Danny Brown entered the stage at The Met sporting a Mishka varsity jacket, skinny jeans, Jordans, and an emo combover. This, admittedly, is an image one expects from hipster rapper, more than a hardcore rapper, but Danny Brown is not just hardcore: he’s Detroit hardcore, a fact he never fails to bring up both in and between his tracks. The prejudices of his image notwithstanding, Danny Brown dealt crack, went to jail (on a charge unrelated to crack distribution), got out, and started rapping about his experiences.
After talks with G-Unit fell through, Brown self-released his debut album The Hybrid in March of 2010 to critical acclaim, but without the obvious widespread recognition a deal with G-Unit would have given him. It wasn’t until a year later that he signed with a label, the Brooklyn-based Fool’s Gold Records, which released his phenomenal XXX in August. The title is his age in Roman numerals, and in his thirty years, he has seen a lot. He describes many of his experiences, all fairly horrifying, with a hyperrealism that suggests someone who, after years of experiencing them, has graduated from those scenes, rather than someone who is attempting to glorify them.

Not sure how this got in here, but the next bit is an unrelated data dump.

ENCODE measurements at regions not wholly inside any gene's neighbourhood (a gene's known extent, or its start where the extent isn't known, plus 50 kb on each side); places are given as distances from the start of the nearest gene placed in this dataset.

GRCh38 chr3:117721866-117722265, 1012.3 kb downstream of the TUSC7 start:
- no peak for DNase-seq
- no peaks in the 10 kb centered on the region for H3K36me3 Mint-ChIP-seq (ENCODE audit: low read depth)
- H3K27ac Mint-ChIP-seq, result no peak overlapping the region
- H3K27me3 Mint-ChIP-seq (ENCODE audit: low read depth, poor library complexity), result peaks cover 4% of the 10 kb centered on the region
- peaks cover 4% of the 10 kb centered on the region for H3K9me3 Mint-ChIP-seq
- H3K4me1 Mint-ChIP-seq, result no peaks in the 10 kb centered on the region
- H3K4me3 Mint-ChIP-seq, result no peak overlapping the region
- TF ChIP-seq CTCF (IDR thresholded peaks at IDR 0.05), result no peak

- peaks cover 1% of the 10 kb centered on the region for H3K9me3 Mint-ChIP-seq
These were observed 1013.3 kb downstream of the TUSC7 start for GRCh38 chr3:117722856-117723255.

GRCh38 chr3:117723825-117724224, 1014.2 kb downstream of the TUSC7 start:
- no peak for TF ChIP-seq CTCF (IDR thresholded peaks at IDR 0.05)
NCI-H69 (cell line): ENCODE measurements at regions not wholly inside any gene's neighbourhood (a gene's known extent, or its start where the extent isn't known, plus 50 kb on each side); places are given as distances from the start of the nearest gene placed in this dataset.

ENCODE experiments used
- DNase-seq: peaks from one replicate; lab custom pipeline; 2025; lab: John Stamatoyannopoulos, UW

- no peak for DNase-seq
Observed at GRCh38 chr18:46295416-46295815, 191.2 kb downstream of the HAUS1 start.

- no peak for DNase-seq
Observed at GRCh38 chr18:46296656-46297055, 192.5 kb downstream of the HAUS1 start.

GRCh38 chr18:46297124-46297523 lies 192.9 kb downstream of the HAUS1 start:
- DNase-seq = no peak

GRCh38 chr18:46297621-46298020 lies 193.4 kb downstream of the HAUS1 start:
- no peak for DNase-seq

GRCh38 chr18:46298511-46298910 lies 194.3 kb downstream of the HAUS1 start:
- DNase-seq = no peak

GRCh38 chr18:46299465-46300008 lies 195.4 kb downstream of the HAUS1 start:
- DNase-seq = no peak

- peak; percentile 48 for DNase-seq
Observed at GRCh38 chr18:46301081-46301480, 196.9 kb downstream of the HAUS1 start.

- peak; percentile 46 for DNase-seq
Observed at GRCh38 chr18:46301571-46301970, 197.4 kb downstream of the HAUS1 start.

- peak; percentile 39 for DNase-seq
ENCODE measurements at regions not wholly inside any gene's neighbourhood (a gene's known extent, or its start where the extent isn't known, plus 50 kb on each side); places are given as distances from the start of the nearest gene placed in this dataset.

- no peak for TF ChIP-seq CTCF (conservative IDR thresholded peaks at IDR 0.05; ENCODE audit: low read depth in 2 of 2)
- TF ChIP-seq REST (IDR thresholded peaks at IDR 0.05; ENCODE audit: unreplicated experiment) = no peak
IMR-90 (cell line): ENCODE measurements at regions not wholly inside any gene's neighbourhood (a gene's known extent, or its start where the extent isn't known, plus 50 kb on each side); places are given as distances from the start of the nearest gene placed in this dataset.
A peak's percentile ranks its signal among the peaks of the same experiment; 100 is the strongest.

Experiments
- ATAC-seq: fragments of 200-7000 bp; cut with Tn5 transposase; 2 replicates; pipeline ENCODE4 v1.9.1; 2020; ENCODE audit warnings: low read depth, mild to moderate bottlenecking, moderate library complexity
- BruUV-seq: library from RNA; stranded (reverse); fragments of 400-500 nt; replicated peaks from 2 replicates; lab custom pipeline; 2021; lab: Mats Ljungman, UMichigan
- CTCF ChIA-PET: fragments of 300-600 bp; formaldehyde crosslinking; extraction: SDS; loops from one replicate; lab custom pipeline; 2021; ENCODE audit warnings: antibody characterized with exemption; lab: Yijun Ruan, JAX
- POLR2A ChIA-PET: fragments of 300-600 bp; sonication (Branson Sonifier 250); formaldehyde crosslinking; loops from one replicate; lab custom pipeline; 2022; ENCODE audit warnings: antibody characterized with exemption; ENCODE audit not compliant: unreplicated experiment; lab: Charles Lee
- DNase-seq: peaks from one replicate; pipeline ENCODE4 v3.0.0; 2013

If he didn’t have a genius sense of humor, his tracks would be almost impossibke to listen to, though that wouldn’t be the only reason many find his music irritating. Danny Brown’s yelp sounds like a cross between a cat whose tail is being pulled and a balloon that is being slowly deflated. It’s a voice that is both intriguing and grating, and one to which very few people can instantly take. It’s also not his real voice, but rather one he adopts, like his punch lines, to pad his subject matter. Imagine Gilbert Gottfried reading a New York Times article about genocide aloud: the subject matter is still serious, but its weight is mitigated by his inherently comical voice. Simply put, because Brown sounds like a birthday party clown, he is more successful at presenting hardcore ghetto imagery than many of his contemporaries.